29. August 2009 · Comments Off on Mozart Oboe Quartet · Categories: Videos

I gave you the first movement yesterday, but here are all three:




Sadly, I see no names listed, so I can’t give the players credit here.

29. August 2009 · Comments Off on MQODs · Categories: Quotes

I love classical music because it allows me to think on levels that are very complex. I know that pop artists like Bjork are considered complex, but I’m not so sure.

… In their day, I loved the Beatles, but at no point did I confuse them with Beethoven or Bach or Mahler,” he said. “The problem with pop music is that it’s this enormous, influential thing that you can’t get free of. It just sucks all the air out of the room.

… A lot of great art is brought into the world and it’s not particularly popular. We do our thing and hope it has a long shelf life.

-John Adams

I read them here.

If you go here you can read one person’s opinion about a concert he/she attended. (It appears that the blogger is anonymous. Maybe I’m missing his/her name somewhere though.)

I can see why the person isn’t totally thrilled, but, at the same time, it seemed to me that the concert-goer went in with the expectation to be unhappy. Because he/she calls intermission the “interval” I’m going to guess he/she is from somewhere other than here, although I guess I could spell color “colour” and I’d still be here no matter. But in any case, it sounds like that particular person isn’t happy with the whole classical music experience.

The blogger complains about musicians warming up on stage. I know that some audience members complain about the noise. Sometimes, I must admit, it’s even a bit too raucous for me. But I will explain that we oboists, at least, are out there because our reeds are constantly changing and we want to see what they’ve decided to do that day, that hour. Tuning is important too, and it’s best to have your instrument adapted to the stage temperature, which can differ greatly from backstage temps. You might even see us pull out our knives and do something to a reed. It’s necessary. Honest. If we didn’t have to do that we wouldn’t. But reeds behave differently on stage than they do at our homes, our studios, or even backstage. They behave differently from one day to the next. Sometimes even from one hour to the next. We aren’t making noise simply because we like to bother people. I also understand that some orchestras in Europe (maybe all?) don’t do that. I talked to a friend of mine from France and she much prefers playing here so she can warm up in the location where she’ll be playing.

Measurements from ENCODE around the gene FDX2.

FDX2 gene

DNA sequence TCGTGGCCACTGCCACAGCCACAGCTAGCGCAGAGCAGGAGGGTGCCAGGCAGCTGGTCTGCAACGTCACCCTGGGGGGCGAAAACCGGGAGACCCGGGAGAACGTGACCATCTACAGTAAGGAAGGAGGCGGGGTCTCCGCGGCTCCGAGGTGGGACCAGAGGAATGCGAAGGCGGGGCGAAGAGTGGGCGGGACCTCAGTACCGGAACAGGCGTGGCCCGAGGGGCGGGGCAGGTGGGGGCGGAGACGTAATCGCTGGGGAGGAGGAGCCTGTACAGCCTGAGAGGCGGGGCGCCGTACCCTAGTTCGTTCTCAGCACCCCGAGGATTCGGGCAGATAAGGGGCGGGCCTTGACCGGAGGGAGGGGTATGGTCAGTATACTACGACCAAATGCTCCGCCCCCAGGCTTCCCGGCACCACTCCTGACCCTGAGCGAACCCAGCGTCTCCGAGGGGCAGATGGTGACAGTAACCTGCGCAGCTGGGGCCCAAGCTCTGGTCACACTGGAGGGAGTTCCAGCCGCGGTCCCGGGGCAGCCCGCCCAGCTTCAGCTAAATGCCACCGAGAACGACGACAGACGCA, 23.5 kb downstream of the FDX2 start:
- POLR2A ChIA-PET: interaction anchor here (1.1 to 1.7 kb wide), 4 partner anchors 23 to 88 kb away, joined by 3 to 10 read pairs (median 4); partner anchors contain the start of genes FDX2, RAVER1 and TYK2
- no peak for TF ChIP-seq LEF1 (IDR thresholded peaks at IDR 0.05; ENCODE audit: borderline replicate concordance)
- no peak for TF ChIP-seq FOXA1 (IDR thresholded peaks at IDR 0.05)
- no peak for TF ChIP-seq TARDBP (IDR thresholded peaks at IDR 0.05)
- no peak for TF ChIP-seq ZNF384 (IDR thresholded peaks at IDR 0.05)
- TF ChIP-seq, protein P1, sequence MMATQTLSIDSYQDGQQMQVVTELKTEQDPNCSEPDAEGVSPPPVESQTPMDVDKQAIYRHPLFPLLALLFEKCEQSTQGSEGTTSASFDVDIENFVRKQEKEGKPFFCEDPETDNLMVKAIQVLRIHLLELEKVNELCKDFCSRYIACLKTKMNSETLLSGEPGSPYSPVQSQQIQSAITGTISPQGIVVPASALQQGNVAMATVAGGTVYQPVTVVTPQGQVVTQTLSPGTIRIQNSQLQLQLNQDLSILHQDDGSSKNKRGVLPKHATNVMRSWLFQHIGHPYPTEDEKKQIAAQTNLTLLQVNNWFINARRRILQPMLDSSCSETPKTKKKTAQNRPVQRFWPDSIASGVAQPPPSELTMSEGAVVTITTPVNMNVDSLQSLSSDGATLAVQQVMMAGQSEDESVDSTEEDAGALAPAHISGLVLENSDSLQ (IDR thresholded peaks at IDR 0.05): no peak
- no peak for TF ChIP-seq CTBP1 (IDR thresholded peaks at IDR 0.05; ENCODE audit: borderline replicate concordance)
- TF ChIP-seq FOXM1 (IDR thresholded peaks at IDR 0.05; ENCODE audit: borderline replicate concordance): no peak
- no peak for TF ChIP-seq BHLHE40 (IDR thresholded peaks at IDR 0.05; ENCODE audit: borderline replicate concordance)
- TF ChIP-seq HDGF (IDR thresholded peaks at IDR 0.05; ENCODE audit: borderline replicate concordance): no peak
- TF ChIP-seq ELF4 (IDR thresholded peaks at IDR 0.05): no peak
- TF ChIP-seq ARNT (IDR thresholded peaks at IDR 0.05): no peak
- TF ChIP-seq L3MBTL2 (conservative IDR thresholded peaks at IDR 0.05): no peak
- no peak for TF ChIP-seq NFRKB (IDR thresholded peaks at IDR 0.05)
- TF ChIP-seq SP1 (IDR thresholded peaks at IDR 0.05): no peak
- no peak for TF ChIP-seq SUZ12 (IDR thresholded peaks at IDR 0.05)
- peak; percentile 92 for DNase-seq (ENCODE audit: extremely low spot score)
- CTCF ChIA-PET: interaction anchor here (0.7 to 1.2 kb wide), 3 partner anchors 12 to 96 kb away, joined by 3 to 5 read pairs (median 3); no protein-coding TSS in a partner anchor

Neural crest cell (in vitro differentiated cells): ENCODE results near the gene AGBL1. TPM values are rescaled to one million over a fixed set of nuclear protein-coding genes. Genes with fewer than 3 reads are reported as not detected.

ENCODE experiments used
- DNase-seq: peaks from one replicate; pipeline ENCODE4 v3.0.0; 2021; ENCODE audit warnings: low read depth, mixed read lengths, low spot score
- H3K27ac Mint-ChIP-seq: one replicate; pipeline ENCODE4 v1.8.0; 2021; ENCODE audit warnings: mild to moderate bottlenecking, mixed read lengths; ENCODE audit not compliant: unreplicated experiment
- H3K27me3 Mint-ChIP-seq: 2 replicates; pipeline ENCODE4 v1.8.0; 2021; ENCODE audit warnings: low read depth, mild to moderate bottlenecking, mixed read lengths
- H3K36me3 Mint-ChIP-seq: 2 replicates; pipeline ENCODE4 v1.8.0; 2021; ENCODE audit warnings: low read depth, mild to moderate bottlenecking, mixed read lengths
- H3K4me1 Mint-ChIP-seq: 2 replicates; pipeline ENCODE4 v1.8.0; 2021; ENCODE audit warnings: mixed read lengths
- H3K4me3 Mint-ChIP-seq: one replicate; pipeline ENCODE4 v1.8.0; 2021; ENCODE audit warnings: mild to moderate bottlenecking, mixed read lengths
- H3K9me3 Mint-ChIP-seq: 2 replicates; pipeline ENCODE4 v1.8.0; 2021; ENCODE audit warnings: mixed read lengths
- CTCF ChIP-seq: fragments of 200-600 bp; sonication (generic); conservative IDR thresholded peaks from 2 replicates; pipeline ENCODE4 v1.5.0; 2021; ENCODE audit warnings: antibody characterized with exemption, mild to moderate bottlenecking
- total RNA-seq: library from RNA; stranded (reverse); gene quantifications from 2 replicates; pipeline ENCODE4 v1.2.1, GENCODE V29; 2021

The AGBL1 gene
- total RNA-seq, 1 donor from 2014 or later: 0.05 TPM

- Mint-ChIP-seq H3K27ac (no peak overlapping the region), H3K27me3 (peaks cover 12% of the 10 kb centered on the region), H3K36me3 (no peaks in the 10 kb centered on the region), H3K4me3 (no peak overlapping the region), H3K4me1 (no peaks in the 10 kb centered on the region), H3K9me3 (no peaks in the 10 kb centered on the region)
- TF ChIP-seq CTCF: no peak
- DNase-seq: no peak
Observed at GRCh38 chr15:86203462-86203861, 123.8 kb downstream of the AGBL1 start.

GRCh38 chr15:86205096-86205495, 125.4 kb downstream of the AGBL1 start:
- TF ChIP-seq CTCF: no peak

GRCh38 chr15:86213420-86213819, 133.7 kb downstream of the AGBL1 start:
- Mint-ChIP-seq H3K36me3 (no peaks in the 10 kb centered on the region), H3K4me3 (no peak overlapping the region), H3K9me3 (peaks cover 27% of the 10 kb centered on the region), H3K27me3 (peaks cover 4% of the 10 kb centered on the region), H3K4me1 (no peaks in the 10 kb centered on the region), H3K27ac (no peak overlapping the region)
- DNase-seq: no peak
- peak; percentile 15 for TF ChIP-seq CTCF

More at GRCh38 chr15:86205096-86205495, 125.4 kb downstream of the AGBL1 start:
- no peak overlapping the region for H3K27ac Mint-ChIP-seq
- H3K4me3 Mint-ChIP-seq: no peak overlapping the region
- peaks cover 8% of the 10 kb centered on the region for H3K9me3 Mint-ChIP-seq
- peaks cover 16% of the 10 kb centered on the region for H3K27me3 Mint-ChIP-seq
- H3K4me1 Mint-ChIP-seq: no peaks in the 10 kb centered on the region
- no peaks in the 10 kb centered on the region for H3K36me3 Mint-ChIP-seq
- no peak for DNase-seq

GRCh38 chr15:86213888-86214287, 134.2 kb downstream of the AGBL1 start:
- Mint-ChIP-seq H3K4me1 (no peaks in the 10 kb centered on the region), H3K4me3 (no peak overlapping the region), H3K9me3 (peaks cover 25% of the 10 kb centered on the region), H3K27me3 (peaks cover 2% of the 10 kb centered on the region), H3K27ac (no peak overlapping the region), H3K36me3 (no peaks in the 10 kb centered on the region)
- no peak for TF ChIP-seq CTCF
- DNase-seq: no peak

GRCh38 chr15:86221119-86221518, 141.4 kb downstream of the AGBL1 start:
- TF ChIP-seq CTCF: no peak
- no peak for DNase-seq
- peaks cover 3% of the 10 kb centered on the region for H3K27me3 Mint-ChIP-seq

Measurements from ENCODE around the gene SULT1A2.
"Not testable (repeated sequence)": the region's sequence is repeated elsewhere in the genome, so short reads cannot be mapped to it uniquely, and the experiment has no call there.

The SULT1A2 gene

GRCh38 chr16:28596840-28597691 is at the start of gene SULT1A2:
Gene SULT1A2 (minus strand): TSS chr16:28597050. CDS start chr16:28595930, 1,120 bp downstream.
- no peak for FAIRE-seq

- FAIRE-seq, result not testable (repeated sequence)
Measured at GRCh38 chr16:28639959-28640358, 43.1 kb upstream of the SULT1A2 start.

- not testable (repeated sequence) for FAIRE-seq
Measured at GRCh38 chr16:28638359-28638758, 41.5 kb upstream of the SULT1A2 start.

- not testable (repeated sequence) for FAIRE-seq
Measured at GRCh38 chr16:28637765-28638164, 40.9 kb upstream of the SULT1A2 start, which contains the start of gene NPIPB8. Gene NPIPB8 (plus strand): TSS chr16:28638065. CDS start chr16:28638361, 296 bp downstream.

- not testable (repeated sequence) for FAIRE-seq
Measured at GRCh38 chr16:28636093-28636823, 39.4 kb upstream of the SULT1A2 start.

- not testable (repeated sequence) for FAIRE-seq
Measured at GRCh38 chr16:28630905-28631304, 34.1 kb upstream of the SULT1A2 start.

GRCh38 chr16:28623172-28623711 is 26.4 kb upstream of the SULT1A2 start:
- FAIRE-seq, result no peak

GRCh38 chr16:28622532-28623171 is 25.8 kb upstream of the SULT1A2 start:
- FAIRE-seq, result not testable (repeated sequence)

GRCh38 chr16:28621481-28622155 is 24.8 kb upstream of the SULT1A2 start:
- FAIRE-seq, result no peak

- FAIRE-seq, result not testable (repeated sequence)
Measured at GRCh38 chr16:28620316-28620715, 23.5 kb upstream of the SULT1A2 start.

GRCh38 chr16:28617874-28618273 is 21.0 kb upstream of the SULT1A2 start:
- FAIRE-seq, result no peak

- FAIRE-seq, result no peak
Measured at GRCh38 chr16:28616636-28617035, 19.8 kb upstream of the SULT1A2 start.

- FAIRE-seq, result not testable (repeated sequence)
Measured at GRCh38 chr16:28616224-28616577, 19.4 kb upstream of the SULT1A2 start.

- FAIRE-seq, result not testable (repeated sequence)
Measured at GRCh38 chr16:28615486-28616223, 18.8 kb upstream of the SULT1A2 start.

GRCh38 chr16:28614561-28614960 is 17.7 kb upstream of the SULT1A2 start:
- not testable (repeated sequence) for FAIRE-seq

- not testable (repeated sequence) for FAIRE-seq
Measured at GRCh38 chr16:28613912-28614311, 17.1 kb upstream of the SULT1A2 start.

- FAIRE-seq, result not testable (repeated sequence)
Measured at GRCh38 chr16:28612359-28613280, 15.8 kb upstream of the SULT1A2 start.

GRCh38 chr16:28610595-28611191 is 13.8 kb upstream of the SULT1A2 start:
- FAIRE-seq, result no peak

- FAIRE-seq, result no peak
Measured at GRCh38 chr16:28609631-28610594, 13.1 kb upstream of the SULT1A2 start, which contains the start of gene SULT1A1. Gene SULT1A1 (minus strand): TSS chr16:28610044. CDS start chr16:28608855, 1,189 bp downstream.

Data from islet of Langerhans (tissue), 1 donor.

Ah well. There will always be complaints.

Oh … and I went to the movies and I couldn’t get into their bathroom until I had purchased my ticket, so I’m not sure the “I can’t use the bathroom and I’m not happy about that” is just a “classical music concert” problem.

Tails? Yeah, I’d love to see ’em nixed. I’ve written about that before. Someone talking before we play something? I don’t usually like it. Oh, and usually actually equalsall the time. I find it disruptive. I find it unnecessary. And if I’m ready to go, that five minute talk can make the reed dry out, misbehave, or otherwise surprise me. That’s why I like the pre-concert talks; people who really want to hear about the works can come early. I prefer a concert start and end with music.

You’ll read even more complaints if you visit the blog.

But anyway, I’m sorry the blogger had such a horrible no-good time. But the title of the blog is
“Proper Discord: Trouble With Classical Music” so I’m guessing he/she always has a pretty bad time …?

Me? I have a good time when I attend concerts. I really do. Since Dan and I have started to make a point of getting out to concerts more frequently I decided I was going to enjoy, not to grumble. I’m paying a good amount of money and I want to enjoy myself. (If I wanna pay big bucks to be frustrated and upset it seems I only have to go to a Giants game. Sigh. Only once, somewhat recently, did I go to a symphony performance where I got the feeling the musicians weren’t happy to be there and the playing was less than stellar. (And no, I won’t tell you any more than that.) We all have our bad days, after all.

I should probably start a blog about the trouble with dentists. I don’t have a good time there. Ever.